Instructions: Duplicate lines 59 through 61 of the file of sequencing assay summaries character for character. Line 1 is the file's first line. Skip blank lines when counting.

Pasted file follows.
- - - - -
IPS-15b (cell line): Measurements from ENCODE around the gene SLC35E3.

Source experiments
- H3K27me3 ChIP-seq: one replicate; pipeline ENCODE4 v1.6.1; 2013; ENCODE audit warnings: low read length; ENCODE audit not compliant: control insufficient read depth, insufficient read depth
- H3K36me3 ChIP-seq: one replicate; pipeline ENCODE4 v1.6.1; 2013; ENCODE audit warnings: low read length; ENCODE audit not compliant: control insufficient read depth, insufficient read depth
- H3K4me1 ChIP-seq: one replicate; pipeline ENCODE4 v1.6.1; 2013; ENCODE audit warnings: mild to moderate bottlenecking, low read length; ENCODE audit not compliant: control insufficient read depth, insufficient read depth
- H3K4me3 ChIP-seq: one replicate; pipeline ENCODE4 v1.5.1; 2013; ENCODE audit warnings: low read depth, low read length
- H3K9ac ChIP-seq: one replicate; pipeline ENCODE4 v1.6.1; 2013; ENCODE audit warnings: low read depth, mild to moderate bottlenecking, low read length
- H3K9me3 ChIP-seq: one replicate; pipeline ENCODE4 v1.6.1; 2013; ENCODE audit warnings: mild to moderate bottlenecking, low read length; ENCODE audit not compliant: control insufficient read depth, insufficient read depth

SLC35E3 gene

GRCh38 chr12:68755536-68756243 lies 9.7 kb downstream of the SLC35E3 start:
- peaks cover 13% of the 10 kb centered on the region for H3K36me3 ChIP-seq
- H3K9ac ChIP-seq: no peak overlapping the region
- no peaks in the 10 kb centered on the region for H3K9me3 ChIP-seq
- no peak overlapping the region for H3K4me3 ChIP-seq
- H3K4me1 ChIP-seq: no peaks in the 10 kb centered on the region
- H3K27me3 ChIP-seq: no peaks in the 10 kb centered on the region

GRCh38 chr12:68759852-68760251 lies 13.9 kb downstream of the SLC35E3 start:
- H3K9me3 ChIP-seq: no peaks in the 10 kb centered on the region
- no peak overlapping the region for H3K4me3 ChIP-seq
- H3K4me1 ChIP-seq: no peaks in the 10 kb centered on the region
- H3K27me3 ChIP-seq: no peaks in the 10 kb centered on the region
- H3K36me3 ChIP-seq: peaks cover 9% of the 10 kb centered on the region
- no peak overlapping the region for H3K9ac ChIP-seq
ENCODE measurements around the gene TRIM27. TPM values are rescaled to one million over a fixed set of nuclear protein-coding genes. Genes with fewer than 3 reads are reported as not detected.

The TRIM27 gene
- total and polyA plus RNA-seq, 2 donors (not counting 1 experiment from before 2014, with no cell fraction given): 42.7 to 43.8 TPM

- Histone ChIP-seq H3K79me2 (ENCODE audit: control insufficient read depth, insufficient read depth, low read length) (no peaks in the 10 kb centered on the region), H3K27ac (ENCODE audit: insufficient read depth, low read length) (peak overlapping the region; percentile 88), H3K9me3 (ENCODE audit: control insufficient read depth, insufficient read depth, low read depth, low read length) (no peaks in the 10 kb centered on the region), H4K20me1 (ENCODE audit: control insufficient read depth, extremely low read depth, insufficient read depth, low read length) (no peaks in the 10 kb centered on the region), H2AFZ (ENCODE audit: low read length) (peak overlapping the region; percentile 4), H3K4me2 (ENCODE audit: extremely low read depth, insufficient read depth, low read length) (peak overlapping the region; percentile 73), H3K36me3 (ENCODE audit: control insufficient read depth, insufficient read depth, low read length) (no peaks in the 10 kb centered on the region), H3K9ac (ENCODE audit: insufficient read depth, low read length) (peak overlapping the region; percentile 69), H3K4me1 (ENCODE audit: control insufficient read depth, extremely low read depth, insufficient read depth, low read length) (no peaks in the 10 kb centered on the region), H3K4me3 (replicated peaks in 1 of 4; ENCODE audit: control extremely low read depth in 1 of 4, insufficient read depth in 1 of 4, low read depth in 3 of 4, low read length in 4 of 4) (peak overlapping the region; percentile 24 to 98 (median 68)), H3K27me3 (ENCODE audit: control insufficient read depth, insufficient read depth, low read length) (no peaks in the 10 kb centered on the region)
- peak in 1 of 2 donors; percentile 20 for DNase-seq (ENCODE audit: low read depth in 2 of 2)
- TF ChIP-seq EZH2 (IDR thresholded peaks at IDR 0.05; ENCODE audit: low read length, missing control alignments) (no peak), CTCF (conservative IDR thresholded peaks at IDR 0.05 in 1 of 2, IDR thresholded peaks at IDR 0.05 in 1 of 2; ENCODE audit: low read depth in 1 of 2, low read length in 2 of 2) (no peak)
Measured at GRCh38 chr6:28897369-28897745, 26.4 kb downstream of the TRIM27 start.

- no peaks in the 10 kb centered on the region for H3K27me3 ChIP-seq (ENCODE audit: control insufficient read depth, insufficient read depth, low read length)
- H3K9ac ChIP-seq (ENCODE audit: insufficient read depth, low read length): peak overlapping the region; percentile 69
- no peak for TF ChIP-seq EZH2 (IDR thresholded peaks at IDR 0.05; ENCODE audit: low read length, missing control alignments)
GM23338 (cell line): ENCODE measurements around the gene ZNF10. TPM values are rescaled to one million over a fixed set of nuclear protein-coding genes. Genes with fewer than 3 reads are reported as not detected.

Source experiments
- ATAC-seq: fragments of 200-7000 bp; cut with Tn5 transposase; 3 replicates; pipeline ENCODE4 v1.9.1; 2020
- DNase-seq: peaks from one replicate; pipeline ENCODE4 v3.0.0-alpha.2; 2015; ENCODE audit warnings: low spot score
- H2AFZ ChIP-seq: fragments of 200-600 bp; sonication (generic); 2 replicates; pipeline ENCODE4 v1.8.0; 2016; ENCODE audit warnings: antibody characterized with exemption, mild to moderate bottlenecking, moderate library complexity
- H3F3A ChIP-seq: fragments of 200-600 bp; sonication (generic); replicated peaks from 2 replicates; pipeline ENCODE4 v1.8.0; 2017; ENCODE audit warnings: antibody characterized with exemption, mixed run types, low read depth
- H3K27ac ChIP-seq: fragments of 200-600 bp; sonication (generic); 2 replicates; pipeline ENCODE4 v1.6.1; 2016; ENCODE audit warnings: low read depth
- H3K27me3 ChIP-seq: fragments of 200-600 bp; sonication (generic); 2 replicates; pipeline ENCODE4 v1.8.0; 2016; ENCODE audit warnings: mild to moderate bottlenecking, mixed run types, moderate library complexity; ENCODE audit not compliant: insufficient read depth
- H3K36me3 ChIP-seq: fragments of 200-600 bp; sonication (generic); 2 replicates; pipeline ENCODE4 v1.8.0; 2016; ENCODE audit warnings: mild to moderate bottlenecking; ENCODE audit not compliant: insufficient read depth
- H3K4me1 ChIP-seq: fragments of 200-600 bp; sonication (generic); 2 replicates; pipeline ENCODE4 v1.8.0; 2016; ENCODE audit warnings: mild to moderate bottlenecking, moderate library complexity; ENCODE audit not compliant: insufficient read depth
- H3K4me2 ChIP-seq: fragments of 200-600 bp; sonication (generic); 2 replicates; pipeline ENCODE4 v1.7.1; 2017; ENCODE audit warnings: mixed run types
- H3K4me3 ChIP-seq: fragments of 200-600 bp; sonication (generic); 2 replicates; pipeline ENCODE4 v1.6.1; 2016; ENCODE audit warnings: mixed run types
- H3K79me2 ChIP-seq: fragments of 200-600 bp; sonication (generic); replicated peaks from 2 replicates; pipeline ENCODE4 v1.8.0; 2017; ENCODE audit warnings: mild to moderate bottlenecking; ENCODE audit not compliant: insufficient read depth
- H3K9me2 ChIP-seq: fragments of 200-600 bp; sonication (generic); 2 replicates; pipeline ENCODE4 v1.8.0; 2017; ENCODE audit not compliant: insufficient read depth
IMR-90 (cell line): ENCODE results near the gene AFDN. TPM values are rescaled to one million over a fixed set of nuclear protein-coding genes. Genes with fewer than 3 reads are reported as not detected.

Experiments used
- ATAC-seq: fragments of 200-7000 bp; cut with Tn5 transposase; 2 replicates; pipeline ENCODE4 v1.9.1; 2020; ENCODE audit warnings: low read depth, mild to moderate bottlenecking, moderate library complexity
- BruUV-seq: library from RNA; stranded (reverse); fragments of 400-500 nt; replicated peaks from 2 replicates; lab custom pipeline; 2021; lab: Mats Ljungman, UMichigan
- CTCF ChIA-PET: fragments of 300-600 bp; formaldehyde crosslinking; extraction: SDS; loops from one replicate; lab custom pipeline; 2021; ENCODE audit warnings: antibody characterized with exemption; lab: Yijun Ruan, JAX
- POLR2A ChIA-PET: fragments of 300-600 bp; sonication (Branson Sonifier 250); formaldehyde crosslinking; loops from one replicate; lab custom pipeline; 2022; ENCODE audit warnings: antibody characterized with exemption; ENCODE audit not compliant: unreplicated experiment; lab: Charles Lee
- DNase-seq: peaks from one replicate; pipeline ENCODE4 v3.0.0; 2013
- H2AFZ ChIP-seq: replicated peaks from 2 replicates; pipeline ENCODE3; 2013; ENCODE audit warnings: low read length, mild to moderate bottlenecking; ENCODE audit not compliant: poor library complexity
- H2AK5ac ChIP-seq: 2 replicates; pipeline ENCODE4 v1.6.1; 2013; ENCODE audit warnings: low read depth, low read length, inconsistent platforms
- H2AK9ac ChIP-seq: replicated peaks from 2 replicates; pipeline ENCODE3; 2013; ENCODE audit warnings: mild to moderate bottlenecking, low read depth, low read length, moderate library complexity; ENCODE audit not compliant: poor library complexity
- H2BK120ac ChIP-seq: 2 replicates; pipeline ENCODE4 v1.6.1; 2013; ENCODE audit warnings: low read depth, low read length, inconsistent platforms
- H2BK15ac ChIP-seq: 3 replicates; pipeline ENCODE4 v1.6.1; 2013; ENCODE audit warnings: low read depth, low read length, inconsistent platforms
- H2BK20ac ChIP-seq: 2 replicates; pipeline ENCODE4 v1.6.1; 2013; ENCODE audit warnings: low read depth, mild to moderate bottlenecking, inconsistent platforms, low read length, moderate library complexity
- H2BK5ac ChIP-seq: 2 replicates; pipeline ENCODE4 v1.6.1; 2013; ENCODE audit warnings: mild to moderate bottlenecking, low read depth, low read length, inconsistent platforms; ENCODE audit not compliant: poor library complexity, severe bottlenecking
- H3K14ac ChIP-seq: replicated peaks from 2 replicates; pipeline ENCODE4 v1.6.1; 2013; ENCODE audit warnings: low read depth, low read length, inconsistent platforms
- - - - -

- H2BK15ac ChIP-seq: 3 replicates; pipeline ENCODE4 v1.6.1; 2013; ENCODE audit warnings: low read depth, low read length, inconsistent platforms
- H2BK20ac ChIP-seq: 2 replicates; pipeline ENCODE4 v1.6.1; 2013; ENCODE audit warnings: low read depth, mild to moderate bottlenecking, inconsistent platforms, low read length, moderate library complexity
- H2BK5ac ChIP-seq: 2 replicates; pipeline ENCODE4 v1.6.1; 2013; ENCODE audit warnings: mild to moderate bottlenecking, low read depth, low read length, inconsistent platforms; ENCODE audit not compliant: poor library complexity, severe bottlenecking